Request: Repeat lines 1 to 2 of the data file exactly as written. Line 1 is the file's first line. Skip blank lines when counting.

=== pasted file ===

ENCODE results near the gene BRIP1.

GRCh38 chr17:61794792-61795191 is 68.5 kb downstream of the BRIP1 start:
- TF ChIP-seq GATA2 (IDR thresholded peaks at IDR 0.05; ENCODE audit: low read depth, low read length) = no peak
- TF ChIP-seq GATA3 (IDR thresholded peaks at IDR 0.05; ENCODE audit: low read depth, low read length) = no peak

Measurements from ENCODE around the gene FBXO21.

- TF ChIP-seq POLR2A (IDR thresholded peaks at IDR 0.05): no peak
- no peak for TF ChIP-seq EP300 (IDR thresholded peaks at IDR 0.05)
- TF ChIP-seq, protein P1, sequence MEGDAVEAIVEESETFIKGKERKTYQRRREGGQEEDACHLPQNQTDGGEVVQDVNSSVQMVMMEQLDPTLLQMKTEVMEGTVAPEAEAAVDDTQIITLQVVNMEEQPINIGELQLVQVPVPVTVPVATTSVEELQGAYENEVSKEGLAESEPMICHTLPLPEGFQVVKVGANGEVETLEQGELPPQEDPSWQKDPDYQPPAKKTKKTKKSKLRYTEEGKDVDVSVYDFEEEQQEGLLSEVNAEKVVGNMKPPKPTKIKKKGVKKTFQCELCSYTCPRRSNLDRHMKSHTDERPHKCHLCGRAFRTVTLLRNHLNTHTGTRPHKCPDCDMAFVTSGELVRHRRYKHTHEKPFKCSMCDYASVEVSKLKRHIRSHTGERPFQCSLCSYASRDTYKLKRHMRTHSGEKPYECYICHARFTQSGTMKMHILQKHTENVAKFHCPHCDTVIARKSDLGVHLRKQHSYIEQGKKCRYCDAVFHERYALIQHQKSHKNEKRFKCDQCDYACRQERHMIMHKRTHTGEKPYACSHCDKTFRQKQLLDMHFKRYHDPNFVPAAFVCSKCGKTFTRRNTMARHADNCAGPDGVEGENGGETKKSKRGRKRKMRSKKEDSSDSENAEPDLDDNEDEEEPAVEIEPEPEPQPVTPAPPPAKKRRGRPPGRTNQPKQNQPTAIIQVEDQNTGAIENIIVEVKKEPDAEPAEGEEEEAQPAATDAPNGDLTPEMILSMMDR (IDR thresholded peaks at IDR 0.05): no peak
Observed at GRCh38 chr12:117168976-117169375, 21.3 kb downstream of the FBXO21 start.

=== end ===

ENCODE results near the gene BRIP1.

GRCh38 chr17:61794792-61795191 is 68.5 kb downstream of the BRIP1 start: